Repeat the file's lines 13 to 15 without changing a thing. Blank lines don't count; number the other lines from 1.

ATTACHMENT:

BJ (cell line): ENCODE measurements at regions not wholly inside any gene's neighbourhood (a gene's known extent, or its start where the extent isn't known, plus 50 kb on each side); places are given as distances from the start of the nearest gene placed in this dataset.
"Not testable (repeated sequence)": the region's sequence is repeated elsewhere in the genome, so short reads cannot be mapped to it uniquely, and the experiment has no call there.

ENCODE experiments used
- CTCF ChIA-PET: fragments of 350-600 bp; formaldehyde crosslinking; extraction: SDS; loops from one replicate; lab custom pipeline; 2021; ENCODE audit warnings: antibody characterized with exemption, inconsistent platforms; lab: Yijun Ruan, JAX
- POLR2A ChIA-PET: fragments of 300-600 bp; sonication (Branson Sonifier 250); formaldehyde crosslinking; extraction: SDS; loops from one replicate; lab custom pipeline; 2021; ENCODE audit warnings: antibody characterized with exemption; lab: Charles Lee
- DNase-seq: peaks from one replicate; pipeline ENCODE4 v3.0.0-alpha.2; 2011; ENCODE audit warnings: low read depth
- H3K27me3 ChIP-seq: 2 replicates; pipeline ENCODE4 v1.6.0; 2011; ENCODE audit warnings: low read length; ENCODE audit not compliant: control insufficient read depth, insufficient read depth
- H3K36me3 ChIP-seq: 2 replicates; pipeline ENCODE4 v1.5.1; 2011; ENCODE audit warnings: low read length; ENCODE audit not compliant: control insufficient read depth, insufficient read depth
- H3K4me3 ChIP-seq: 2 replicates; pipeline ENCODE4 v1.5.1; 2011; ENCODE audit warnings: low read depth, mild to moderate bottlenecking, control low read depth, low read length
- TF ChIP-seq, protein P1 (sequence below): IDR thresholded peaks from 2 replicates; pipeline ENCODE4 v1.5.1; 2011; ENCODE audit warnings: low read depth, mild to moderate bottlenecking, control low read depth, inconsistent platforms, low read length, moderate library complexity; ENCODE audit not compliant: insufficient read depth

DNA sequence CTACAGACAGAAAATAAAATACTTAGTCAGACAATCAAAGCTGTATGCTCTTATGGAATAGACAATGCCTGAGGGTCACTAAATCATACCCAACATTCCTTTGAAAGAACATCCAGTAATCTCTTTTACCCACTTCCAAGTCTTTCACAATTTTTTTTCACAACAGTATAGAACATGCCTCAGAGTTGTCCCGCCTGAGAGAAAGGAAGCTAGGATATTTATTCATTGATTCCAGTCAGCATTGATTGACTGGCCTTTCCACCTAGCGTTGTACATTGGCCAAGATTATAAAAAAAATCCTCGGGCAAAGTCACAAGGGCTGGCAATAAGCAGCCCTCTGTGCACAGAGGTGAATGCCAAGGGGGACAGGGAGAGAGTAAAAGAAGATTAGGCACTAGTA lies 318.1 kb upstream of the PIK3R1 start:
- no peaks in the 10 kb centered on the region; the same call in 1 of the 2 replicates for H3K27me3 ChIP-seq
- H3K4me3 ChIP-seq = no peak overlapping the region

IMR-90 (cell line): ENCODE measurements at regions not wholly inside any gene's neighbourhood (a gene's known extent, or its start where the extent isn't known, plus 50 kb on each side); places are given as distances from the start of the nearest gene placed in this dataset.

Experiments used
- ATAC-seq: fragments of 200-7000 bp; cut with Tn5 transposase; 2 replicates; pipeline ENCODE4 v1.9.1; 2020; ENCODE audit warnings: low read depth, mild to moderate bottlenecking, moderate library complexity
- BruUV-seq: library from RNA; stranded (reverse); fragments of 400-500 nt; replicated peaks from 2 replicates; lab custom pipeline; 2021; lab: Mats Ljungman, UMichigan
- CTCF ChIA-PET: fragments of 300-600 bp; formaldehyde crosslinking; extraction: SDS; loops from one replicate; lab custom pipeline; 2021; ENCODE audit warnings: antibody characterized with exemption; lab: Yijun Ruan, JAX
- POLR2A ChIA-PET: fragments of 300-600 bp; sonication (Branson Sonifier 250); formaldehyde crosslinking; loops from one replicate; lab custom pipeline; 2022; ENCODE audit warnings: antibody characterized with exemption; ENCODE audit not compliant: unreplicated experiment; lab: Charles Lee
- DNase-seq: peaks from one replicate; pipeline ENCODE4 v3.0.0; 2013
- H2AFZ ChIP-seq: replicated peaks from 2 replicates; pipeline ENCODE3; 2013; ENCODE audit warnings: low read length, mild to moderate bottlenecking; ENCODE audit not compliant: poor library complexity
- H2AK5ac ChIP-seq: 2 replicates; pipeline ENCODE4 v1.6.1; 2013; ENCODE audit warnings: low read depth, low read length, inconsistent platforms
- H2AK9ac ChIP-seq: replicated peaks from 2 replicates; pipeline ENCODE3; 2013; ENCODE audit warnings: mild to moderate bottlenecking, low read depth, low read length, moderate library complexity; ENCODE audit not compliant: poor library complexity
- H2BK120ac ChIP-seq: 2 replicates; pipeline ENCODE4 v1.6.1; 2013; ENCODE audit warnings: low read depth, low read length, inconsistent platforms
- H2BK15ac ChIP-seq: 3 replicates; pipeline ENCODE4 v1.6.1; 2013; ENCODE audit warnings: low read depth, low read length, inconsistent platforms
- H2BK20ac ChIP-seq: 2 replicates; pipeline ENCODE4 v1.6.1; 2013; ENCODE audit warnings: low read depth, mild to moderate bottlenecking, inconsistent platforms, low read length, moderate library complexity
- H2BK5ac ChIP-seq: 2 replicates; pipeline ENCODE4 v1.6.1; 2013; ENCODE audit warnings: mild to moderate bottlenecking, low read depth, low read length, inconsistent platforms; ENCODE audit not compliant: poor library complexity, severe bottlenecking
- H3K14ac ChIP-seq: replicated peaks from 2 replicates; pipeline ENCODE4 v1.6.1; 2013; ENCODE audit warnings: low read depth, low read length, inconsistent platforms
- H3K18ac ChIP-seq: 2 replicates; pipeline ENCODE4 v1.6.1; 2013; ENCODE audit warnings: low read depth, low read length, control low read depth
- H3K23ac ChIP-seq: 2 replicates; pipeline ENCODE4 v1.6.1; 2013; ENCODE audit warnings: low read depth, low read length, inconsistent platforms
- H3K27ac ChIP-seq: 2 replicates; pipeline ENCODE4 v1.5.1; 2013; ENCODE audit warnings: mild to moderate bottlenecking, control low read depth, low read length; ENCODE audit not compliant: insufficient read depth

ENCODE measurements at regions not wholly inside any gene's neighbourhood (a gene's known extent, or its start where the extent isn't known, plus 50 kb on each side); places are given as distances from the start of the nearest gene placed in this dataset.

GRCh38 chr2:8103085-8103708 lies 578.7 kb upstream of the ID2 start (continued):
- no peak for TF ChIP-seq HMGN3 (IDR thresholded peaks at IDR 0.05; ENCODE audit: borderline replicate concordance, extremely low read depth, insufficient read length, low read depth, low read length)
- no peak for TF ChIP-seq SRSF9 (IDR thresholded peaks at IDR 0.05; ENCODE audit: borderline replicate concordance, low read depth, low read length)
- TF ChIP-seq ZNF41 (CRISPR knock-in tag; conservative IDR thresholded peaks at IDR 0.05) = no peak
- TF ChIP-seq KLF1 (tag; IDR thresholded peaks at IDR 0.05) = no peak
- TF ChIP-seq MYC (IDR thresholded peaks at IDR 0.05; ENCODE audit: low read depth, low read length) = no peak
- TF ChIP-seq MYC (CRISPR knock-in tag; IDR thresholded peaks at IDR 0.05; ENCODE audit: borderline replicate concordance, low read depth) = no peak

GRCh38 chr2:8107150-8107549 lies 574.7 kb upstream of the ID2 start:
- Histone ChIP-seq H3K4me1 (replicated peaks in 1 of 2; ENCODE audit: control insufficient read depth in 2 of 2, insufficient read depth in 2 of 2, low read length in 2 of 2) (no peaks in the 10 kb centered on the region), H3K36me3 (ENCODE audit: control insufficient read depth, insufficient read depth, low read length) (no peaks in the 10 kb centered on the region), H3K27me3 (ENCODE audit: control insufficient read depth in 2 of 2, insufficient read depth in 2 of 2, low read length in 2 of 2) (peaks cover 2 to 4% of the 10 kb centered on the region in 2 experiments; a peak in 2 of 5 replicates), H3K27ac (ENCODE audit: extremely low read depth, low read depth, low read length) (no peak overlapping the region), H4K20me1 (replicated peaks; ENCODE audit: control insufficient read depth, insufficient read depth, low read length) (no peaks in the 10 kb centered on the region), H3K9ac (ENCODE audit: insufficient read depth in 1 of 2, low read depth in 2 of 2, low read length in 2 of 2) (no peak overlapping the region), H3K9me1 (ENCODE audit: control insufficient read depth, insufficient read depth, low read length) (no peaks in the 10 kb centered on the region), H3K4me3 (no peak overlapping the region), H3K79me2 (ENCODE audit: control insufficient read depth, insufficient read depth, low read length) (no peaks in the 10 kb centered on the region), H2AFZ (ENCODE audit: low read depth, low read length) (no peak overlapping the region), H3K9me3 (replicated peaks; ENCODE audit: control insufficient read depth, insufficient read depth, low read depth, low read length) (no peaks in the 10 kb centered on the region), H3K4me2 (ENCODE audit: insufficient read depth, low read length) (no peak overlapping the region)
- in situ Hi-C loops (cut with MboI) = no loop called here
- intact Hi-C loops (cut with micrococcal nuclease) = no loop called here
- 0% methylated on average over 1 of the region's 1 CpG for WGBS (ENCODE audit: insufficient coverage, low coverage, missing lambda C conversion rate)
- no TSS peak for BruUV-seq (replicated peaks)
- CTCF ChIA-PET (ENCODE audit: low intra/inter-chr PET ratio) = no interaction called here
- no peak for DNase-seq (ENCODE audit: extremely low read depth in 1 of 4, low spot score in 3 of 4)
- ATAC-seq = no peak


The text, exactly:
- H3K4me3 ChIP-seq = no peak overlapping the region

IMR-90 (cell line): ENCODE measurements at regions not wholly inside any gene's neighbourhood (a gene's known extent, or its start where the extent isn't known, plus 50 kb on each side); places are given as distances from the start of the nearest gene placed in this dataset.

Experiments used